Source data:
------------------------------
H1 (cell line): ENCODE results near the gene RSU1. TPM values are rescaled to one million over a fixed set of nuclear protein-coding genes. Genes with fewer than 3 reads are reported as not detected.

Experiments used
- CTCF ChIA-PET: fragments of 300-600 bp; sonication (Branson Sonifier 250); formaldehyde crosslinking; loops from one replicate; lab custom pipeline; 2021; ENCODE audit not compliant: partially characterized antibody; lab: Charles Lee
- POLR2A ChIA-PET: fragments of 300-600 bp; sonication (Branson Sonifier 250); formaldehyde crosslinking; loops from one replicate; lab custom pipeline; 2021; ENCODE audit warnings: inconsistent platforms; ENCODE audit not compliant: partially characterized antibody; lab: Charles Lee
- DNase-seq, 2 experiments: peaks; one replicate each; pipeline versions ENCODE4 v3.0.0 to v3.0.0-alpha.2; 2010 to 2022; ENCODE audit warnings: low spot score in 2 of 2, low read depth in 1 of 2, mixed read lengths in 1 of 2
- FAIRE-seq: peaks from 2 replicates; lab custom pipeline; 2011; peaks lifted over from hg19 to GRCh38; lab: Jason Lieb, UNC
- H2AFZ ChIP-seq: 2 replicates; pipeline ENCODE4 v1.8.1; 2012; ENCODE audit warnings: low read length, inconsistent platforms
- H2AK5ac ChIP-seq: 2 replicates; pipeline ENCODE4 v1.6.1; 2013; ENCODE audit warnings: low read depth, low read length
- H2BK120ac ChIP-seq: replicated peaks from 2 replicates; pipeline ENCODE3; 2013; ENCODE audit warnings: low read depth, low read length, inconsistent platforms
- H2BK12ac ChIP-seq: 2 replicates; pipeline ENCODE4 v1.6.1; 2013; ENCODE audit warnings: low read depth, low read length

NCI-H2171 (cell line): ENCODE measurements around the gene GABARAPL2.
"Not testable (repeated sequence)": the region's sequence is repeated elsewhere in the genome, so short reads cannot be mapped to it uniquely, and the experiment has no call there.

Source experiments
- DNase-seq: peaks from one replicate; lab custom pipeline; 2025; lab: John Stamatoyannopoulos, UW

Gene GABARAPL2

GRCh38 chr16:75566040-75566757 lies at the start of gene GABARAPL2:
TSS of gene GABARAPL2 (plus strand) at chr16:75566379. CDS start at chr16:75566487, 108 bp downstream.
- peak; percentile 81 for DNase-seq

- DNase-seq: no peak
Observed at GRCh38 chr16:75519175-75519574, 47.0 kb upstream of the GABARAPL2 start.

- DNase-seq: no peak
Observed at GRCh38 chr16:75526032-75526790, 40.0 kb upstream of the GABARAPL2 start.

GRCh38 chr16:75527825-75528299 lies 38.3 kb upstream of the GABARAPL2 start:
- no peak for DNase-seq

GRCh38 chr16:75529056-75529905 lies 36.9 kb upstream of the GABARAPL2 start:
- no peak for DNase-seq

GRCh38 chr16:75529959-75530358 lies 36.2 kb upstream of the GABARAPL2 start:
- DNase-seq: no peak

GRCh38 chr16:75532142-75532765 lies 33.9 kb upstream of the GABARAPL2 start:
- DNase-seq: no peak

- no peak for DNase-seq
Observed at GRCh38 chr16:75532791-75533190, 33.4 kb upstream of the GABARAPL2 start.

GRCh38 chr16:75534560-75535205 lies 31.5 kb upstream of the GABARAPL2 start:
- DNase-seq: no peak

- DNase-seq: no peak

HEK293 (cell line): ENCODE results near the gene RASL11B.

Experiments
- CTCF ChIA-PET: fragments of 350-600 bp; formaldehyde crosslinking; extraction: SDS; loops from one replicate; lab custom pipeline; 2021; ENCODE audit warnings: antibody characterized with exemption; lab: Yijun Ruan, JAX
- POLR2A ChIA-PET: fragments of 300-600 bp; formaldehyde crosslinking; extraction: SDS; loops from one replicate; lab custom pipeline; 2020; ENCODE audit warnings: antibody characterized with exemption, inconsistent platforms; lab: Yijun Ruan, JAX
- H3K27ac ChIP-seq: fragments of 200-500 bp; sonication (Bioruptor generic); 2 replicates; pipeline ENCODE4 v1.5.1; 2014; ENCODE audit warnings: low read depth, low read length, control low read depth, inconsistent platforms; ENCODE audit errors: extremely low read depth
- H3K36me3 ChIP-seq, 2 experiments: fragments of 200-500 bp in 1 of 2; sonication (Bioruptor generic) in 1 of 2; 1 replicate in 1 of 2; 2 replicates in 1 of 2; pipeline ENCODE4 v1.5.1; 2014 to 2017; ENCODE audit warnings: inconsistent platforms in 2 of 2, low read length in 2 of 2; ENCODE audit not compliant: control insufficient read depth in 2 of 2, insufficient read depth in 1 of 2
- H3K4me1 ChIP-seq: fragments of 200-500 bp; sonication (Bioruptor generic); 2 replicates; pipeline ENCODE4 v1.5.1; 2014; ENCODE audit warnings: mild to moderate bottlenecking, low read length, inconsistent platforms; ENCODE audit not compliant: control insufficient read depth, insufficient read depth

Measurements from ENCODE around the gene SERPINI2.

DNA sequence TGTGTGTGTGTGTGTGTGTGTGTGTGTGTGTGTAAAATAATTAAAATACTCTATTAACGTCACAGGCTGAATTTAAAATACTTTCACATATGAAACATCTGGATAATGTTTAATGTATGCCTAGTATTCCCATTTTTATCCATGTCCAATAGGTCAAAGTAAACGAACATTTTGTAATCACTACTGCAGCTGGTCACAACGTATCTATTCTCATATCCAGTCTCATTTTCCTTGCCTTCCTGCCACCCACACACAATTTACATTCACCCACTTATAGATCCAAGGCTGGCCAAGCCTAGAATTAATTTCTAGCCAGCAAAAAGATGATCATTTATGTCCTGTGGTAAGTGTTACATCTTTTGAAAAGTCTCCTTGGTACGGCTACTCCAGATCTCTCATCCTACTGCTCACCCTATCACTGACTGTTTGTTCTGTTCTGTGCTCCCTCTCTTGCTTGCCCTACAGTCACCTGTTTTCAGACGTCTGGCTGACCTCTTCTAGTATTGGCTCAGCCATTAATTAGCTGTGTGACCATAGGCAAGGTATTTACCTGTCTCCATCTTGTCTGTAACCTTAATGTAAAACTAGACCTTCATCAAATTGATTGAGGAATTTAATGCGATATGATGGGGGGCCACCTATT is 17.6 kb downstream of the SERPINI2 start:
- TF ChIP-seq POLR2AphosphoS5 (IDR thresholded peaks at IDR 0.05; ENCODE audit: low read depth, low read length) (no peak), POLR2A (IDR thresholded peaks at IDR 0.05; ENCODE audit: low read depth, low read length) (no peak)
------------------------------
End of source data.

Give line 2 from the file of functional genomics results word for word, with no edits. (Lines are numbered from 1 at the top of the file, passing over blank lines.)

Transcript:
Experiments used